The Mississippi River Ebbs, and Farmers Stock Up

The river may soon be so low that barges can’t pass St. Louis
A dredging vessel near Greenville, Miss. Photograph by Rogelio V. Solis/AP Photo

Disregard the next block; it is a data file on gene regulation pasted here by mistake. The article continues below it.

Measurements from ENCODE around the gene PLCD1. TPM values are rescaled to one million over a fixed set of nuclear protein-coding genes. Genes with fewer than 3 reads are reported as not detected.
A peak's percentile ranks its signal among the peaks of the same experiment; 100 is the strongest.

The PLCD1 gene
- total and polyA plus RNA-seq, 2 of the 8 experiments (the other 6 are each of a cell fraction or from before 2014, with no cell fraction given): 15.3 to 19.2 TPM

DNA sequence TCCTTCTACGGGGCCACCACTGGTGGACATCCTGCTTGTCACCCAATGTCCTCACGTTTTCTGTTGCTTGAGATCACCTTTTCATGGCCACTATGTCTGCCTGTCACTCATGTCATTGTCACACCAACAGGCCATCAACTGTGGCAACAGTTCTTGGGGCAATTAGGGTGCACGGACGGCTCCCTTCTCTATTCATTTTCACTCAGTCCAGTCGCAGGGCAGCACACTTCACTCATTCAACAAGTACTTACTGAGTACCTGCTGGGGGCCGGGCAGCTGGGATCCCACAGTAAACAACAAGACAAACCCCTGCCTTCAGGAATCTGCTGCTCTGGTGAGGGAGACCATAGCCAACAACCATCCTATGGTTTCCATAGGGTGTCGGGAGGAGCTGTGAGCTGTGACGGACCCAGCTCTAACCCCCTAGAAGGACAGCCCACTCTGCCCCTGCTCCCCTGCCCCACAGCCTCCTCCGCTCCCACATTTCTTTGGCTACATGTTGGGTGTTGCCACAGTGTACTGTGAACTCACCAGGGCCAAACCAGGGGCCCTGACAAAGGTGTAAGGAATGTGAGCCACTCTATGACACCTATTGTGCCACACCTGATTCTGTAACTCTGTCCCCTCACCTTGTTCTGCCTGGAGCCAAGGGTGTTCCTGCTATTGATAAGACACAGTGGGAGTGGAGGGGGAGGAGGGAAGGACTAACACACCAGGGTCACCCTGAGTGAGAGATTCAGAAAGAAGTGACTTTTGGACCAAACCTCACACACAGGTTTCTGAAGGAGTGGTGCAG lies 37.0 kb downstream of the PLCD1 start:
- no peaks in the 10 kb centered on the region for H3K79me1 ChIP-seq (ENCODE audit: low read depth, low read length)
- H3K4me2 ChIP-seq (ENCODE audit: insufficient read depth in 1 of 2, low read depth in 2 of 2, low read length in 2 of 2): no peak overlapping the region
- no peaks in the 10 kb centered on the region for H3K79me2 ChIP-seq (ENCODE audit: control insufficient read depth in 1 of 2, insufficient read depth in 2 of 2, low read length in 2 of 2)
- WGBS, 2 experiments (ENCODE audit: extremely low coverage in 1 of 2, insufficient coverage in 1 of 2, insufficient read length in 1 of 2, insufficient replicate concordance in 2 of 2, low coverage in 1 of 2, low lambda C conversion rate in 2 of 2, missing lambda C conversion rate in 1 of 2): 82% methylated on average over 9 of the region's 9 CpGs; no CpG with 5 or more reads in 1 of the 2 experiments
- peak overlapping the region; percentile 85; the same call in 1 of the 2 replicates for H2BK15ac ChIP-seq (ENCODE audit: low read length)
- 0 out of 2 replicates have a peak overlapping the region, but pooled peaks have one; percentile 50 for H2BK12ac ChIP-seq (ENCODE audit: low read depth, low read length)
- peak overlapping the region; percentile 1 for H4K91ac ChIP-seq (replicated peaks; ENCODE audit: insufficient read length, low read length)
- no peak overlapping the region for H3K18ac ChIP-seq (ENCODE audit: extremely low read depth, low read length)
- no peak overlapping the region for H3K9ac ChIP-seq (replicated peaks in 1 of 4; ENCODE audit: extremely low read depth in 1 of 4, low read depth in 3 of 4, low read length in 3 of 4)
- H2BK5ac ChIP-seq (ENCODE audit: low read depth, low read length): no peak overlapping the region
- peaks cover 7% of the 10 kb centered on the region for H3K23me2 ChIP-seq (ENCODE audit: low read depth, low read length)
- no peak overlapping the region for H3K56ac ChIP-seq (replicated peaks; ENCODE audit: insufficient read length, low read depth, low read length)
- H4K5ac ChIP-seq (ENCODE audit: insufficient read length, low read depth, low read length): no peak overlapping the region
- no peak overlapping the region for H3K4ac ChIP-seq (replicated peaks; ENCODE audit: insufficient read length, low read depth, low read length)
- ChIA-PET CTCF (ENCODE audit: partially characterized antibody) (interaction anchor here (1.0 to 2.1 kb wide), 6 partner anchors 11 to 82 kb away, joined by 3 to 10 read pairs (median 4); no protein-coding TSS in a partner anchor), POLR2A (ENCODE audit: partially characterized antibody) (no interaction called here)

The trucks begin lining up early in the morning at the Growmark Bussen Terminal south of downtown St. Louis, their driver-side doors bearing the names of farm towns such as Ste. Genevieve, Mo., and Bunker Hill, Ill. They come to pick up fertilizer from Russia and the Middle East that’s been shipped to the Gulf of Mexico and then to barges going up the Mississippi River. Farms are rushing to get what they need before the river’s dropping water levels shut off the flow of cargo, threatening next season’s crops. “Worst-case scenario, we run very short of supplies when they’re needed for planting,” says Joe Dillier, plant food director for Bloomington (Ill.)-based Growmark, a provider of farm equipment and fertilizer. His company is stockpiling as much urea and potash—ingredients in fertilizer—as it can in its warehouse.

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